Greeting to you all,
I’ve had three new cars in my life. One was a 1978 Subaru Brat (a little pickup truck with seats in the back) that my parents bought for me when I graduated from Lafayette H. S. and the second was a 1987 Subaru station wagon I bought for Kari while we were in West Virginia. And a Kentucky Blue Nissan Rogue that Kari still owns (It’s got 60,000 miles on it now) When I traded that little pick up truck in for a family car when Kari was pregnant with Ricky our first child it had over 200,000 miles, and the station wagon had 186,000 miles on it when we traded it for the worst car I’ve ever owned in my life (a 1997 Pontiac Bonneville Brougham that was possessed by Satan). But I’ll never forget the feeling of sitting in a new car…the odometer reading 000,007. It smelled new, everything was shiny, and nothing squeaked or rattled. There is something amazingly refreshing for a guy who sits in his new car, but then one day you come out of Krogers and someone has opened their door and left a ding in it, and the day Ricky vomited all over the back seat from his car seat (vomit always beats new car smell). The mail person ran into Kari one day on our little country road. Cyndi was about 4 years old at the time and when they got out of the car told the mail carrier, and I quote, “You shoulda nota done that!” We got the old Subaru fixed, but the hood never shut right and it always pulled a little to the left. The showroom in Beckley West Virginia seemed like a dim memory.
Life is a little bit like a new car isn’t it? We graduate from High School or College with brand new ideas for our future. The paint is still gleaming on the relationship of our dreams. Inside we’re still unspoiled and clean, but then someone cracks the windshield and things don’t look as clear. That perfect relationship sours as the girl of our dreams trades us in for a newer model. There are dents and dings along the way, tires need to be replaced and we just hope we don’t get totaled in a wreck. Katherine Hepburn talked about getting older in life and said, “Our lives are a lot like a car, things start to wear out so we get them replaced or fixed, pretty soon you hear them say, We don’t make parts for that model anymore!”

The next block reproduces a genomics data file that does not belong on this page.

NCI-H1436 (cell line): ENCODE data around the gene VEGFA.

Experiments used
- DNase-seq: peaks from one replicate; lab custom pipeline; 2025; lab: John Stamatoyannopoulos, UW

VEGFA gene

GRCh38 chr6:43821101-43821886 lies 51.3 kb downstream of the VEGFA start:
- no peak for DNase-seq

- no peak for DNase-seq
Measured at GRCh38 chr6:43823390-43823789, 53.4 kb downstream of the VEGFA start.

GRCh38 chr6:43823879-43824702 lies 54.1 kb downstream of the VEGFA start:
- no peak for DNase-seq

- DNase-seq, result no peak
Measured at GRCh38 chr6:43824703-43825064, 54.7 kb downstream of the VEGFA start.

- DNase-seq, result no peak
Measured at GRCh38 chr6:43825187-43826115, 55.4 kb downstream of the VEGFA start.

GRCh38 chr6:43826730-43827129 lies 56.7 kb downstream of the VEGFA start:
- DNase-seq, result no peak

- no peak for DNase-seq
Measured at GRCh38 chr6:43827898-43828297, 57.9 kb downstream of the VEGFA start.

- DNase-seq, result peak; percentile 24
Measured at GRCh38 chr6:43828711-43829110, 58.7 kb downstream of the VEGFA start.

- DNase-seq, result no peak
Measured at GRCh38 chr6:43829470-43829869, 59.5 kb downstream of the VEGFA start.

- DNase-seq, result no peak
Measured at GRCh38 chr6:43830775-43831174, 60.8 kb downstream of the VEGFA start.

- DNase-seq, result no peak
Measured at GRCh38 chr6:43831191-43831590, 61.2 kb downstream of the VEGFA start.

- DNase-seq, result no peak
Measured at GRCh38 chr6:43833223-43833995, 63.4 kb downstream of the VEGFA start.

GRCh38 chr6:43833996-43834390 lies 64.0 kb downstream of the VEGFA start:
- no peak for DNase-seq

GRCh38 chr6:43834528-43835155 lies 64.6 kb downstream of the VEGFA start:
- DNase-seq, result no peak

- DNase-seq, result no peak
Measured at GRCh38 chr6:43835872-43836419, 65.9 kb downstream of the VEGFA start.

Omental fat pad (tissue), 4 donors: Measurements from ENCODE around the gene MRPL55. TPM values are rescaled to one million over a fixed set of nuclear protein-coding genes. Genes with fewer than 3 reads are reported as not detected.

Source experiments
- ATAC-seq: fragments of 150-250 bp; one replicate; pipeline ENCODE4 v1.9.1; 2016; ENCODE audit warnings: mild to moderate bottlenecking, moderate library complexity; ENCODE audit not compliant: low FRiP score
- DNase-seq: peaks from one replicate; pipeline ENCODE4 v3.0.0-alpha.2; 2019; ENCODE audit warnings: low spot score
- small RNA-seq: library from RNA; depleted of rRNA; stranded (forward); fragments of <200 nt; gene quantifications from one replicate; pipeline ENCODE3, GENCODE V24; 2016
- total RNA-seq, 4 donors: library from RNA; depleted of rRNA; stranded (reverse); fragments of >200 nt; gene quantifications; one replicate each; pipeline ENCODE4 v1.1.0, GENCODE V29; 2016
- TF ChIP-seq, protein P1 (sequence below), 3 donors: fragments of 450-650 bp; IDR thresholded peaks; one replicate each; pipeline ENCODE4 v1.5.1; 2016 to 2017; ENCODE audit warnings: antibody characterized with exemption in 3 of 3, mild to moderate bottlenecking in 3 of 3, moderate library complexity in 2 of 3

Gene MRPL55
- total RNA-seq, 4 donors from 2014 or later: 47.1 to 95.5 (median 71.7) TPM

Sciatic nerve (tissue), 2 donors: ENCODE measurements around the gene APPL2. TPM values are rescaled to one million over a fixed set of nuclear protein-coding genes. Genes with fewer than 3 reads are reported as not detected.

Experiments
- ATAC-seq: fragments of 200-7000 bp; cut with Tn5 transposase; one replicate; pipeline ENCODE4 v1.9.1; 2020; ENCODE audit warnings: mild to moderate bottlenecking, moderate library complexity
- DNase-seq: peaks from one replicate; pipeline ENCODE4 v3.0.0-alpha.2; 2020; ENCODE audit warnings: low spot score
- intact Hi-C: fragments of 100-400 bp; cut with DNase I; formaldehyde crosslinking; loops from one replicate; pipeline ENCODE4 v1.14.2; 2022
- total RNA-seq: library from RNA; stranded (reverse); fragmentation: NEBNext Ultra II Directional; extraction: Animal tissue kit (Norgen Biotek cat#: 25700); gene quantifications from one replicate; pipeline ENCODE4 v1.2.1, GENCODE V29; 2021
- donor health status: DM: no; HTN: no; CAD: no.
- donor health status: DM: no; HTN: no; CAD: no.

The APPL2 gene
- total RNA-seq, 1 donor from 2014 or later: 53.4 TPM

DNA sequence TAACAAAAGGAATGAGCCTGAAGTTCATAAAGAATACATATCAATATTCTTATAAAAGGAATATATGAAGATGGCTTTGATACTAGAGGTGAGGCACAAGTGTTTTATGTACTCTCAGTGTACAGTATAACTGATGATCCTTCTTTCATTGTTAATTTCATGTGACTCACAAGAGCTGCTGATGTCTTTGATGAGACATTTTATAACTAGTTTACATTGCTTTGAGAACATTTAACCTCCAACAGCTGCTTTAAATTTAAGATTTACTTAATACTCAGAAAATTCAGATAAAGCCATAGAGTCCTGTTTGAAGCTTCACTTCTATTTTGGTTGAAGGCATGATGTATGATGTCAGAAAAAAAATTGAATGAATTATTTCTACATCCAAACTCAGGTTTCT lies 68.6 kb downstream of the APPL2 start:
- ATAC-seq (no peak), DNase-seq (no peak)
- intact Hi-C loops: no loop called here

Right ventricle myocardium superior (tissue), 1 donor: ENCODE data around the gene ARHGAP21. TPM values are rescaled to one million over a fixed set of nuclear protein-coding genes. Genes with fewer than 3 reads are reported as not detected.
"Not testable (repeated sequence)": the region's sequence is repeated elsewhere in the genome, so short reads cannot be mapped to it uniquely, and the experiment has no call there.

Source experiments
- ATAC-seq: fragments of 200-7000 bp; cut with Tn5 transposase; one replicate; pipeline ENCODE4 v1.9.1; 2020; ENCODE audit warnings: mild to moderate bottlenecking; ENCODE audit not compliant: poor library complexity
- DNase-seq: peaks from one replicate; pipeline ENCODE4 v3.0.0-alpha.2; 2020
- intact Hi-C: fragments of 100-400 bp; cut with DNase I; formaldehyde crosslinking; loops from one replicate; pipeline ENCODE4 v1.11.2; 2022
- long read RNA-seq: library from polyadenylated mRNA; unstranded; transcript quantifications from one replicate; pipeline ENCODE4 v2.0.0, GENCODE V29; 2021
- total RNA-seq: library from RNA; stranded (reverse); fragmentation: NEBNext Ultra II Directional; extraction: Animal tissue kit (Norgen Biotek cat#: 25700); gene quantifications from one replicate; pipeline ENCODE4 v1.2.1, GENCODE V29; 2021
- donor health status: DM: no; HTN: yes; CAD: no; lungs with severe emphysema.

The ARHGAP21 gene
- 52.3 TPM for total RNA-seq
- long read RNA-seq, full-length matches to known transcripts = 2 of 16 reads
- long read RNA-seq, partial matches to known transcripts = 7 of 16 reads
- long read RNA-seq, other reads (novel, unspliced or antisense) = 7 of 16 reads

Jesus makes it very clear, “In this life you will have trouble.” You cannot live in this sinful world without your share of dents, dings, and scratches. You can almost hear Him promise, “There will be some wrecks along the road…some just fender benders, but others will be roll overs.” So where is the hope? Jesus also says very clearly “Be of good cheer. I have overcome the world.” Folks, that’s the hope followers of Jesus have. We become “brand new creations in Christ, all the old things are gone and new things have come.” (2 Cor. 5:17) Our lives are blank sheets of paper to be written on…and we choose the story we write on that page. It’s a story that will be read by those who look at the journey we’re on…and they will see word’s of victory, hope and cheer or word’s of defeat and discouragement. The joy doesn’t come from the kind of car I’m in…the joy comes from whose driving it and where I’m going. My destination is home…it’s heaven, and they are one and the same. Some day this broken down rattle trap will pull into Dad’s driveway and “He who is seated on the throne will make all things new. He will wipe every tear from my eye…no more sorrow, no more sadness, no more death, no more pain.” Like the Apostle Paul says in Romans 8:18 “I consider the present sufferings I go through not even worthy to be compared to the glory that will be revealed in us.” What does our day to day future hold?…I don’t know, but I know who holds it.”
Along for the ride,